Brain Fear Gone?

Brain Fear Gone?

Have you ever felt like “Hey, I’m a rollerblader. And I’m better than you. I’m better than you because I’m a rollerblader.” — or anything kind of like that?

Well, good news! There might actually be some science to back up your wildly self-congratulating perception of yourself besides an active imagination (and ego). Yup, turns out that activities like inline skating can impact and improve development of the human brain.

Are you familiar with Korea, the country? There’s two — one that’s cool and one that’s not so nice. In the cool one, speed skating is the national sport. They really love skating fast. On ice. So much so that one of their top universities, Korea University College of Medicine, has been researching “structural adaptations in short-track speed skaters’ brains which are likely to explain their extraordinary balance and co-ordination skills.”

Here’s a bit from the report:

The cerebellum in the brain plays an essential role in balance control, coordinated movement, and visually guided movement, which are key abilities required for short-track speed skaters as they glide on perfectly smooth ice, cornering and passing at high speeds. Previous studies have shown that damage to the cerebellum results in impaired balance and coordination. In addition, structural changes in the brain have been documented following training of complex motor skills, in both jugglers and basketball players for instance. Are these changes sports-specific?

To answer this question, they MRI’d the shit out of 16 skaters and 18 non-skaters then compared the results.

They found that skaters had larger right hemispheres of the cerebellum and vermian lobules VI-VII (the lobes connecting the left and right parts of the cerebellum) than non-skaters. These results suggest that the specialized abilities of balance and coordination in skaters are associated with a certain amount of flexibility in the structure of the right hemisphere of the cerebellum and vermian VI-VII.

Gliding on ice requires special skills to control balance and coordination. Folks whose shredding comes wrapped in spandex and closed on an oval loop of smooth ice tend to take turns in only one direction, but use both feet. Every time the right foot touches the ground while turning left, the right side of the brain is activated.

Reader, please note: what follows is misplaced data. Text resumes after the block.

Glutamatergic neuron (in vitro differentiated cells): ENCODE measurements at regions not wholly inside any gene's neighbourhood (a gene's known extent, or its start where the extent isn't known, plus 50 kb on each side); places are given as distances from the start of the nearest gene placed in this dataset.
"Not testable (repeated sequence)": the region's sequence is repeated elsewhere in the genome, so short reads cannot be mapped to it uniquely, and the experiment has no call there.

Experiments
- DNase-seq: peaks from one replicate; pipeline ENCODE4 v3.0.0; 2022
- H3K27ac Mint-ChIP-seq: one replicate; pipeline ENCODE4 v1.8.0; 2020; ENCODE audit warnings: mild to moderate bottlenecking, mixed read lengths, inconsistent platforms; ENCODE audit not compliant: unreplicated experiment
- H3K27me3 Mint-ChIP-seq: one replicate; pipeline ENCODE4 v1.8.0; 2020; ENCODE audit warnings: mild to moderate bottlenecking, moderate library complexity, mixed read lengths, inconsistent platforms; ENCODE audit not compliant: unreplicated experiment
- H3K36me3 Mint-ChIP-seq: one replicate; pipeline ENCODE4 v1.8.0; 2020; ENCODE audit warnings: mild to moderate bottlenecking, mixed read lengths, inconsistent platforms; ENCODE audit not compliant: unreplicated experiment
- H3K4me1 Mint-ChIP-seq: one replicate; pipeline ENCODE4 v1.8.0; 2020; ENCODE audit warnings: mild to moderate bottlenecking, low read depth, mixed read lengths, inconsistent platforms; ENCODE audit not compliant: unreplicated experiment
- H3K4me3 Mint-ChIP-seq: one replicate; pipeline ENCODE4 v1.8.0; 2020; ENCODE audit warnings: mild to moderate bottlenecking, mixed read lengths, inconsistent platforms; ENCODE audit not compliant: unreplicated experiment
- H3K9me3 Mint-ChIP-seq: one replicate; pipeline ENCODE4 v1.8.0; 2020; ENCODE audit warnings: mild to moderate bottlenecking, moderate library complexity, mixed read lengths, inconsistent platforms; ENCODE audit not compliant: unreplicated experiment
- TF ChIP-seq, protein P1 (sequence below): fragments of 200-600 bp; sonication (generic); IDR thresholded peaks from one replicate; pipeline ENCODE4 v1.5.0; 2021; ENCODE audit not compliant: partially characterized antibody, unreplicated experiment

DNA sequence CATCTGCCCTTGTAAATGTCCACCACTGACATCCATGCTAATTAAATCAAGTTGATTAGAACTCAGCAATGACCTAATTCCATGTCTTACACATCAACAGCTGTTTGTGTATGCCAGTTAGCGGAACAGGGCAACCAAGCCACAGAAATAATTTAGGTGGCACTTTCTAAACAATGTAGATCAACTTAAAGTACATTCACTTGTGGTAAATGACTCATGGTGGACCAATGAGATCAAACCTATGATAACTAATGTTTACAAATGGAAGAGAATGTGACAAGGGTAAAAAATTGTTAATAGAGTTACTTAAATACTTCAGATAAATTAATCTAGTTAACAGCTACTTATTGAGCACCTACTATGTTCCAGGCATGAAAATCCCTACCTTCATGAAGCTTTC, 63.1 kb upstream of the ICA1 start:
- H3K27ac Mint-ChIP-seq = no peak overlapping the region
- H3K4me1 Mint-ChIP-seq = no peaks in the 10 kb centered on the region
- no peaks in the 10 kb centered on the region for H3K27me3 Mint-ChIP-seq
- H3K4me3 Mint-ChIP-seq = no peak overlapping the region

The researchers continued:

In addition, learning a visually guided task is thought to occur in the right side of the brain. Therefore the larger volume of the right hemisphere of the cerebellum in these skaters is likely to be associated with the type of movements which the sport requires, for strong visual guidance while cornering and passing.

What was the final conclusion from all this, besides “Rollerblading can be exercise for your brain, too!”?

Short-track speed skaters’ specialized abilities of balance and coordination stimulate specific structural changes in the cerebellum, following extensive training. These changes reflect the effects of extraordinary abilities of balance and coordination on the right region of the brain.

And there you have it. Years of slamming yourself down on handrails and concrete may have irreversibly damaged your wrists, hips, shins, elbows, knees and overall entire body, but over those same years you’ve been causing your brain to evolve. What’s another word for evolve? Mutate.

The downside appears to be the realization that we all actually are a great big family of happy mutant freaks.

Park IS, Rhyu IJ et al (2012). Volumetric analysis of cerebellum in short-track speed skating players. Cerebellum; DOI 10.1007/s12311-012-0366-6

Leave A Comment

shawna - Wednesday, March 28th, 2012

who is JE? could you please link the actual scholarly article of the scientists and researchers who did this study. i am intrigued. thanks!

Alan Hughes - Wednesday, March 28th, 2012



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